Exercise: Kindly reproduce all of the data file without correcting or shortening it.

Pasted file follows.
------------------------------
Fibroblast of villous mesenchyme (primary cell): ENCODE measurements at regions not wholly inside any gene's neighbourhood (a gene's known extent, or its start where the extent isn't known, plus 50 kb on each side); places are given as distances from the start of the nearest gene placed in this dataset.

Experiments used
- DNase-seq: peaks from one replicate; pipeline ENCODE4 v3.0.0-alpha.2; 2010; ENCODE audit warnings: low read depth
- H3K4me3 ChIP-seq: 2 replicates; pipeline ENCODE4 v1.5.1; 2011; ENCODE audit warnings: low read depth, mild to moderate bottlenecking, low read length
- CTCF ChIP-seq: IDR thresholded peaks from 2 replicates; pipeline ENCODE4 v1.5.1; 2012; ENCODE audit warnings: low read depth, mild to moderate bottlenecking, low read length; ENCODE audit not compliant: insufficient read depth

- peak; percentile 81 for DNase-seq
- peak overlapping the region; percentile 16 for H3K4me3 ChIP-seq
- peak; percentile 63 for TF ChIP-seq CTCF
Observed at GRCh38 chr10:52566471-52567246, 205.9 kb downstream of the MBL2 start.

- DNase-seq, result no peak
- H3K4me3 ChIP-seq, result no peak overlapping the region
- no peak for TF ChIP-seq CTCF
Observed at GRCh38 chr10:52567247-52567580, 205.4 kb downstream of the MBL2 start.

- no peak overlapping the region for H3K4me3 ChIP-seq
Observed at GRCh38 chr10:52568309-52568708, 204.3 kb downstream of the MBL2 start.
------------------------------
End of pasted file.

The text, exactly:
Fibroblast of villous mesenchyme (primary cell): ENCODE measurements at regions not wholly inside any gene's neighbourhood (a gene's known extent, or its start where the extent isn't known, plus 50 kb on each side); places are given as distances from the start of the nearest gene placed in this dataset.

Experiments used
- DNase-seq: peaks from one replicate; pipeline ENCODE4 v3.0.0-alpha.2; 2010; ENCODE audit warnings: low read depth
- H3K4me3 ChIP-seq: 2 replicates; pipeline ENCODE4 v1.5.1; 2011; ENCODE audit warnings: low read depth, mild to moderate bottlenecking, low read length
- CTCF ChIP-seq: IDR thresholded peaks from 2 replicates; pipeline ENCODE4 v1.5.1; 2012; ENCODE audit warnings: low read depth, mild to moderate bottlenecking, low read length; ENCODE audit not compliant: insufficient read depth

- peak; percentile 81 for DNase-seq
- peak overlapping the region; percentile 16 for H3K4me3 ChIP-seq
- peak; percentile 63 for TF ChIP-seq CTCF
Observed at GRCh38 chr10:52566471-52567246, 205.9 kb downstream of the MBL2 start.

- DNase-seq, result no peak
- H3K4me3 ChIP-seq, result no peak overlapping the region
- no peak for TF ChIP-seq CTCF
Observed at GRCh38 chr10:52567247-52567580, 205.4 kb downstream of the MBL2 start.

- no peak overlapping the region for H3K4me3 ChIP-seq
Observed at GRCh38 chr10:52568309-52568708, 204.3 kb downstream of the MBL2 start.